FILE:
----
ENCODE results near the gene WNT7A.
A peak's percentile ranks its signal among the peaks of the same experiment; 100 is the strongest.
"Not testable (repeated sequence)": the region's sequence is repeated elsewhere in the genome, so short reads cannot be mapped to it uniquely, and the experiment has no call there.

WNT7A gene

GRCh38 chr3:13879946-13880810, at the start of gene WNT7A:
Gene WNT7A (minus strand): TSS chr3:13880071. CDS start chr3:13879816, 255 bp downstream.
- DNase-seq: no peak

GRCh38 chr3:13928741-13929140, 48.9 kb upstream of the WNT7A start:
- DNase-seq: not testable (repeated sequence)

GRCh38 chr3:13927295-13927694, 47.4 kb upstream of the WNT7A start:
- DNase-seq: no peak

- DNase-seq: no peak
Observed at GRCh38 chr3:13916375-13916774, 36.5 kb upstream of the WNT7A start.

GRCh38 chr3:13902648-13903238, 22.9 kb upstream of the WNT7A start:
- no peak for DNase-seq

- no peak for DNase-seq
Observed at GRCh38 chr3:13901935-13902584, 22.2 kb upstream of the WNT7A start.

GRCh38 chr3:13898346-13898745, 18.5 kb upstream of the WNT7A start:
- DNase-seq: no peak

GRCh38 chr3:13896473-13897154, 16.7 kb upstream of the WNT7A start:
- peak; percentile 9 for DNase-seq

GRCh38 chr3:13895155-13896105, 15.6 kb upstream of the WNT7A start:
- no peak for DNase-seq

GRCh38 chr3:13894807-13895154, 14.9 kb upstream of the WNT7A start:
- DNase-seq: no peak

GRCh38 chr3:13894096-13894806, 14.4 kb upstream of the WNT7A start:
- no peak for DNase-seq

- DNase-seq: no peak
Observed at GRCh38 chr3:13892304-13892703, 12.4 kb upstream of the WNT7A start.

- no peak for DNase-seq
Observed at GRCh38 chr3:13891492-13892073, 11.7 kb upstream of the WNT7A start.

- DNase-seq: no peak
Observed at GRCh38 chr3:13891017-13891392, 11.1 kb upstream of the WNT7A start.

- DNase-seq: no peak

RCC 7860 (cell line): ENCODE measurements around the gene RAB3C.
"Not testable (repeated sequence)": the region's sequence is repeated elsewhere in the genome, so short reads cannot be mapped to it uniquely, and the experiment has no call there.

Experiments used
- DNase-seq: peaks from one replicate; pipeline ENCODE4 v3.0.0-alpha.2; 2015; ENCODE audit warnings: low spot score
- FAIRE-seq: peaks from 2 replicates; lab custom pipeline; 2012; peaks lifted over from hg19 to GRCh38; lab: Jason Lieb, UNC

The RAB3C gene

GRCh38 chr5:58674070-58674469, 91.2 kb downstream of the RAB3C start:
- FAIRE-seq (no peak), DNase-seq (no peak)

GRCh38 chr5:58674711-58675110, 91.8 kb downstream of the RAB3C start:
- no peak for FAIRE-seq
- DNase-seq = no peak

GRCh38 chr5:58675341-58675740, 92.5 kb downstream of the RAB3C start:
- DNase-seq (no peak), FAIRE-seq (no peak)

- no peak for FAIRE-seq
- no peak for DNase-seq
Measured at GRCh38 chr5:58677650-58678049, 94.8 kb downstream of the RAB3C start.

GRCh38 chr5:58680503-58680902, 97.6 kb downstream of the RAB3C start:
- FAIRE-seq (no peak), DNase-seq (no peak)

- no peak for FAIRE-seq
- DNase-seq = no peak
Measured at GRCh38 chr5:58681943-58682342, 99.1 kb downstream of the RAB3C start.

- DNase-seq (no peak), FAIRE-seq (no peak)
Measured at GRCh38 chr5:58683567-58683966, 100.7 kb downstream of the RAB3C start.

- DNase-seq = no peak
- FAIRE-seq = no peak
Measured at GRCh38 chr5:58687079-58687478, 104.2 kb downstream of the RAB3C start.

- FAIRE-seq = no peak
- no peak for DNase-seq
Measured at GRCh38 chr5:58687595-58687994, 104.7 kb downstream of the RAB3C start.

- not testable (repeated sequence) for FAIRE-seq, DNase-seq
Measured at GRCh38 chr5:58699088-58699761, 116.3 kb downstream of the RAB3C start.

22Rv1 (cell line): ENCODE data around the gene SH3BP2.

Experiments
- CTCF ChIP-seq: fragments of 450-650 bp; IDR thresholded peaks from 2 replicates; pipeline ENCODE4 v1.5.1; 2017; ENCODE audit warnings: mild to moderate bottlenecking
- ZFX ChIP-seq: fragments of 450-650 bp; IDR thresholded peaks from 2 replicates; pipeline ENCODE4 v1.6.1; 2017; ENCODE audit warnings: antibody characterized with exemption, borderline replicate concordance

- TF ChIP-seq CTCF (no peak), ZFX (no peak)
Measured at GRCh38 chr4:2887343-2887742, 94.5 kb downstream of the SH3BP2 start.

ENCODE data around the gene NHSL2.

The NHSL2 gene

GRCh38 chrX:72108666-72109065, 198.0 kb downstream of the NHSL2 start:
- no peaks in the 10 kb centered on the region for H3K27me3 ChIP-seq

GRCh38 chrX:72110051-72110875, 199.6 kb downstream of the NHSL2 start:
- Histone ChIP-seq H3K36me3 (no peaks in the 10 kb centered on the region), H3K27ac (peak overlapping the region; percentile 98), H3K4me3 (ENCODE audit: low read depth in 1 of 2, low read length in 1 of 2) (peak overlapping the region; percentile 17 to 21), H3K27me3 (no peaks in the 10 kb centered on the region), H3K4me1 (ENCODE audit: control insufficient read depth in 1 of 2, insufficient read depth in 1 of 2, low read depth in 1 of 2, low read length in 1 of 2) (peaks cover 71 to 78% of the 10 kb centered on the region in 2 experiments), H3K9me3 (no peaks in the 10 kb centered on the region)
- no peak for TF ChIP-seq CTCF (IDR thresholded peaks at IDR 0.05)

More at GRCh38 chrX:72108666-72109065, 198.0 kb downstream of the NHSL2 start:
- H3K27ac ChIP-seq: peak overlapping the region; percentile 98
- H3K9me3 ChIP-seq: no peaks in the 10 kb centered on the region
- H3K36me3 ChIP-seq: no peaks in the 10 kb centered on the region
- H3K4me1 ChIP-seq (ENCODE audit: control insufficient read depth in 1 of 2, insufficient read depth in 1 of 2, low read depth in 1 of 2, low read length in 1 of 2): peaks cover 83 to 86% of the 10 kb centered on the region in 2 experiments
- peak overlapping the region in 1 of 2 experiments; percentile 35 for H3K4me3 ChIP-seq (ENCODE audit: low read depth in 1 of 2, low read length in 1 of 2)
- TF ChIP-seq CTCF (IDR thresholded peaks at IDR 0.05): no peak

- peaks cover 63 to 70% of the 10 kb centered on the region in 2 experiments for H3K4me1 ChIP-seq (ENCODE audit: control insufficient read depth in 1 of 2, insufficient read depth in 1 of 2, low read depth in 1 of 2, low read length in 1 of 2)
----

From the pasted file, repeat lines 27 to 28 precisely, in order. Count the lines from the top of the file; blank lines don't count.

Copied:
- no peak for DNase-seq

- DNase-seq: no peak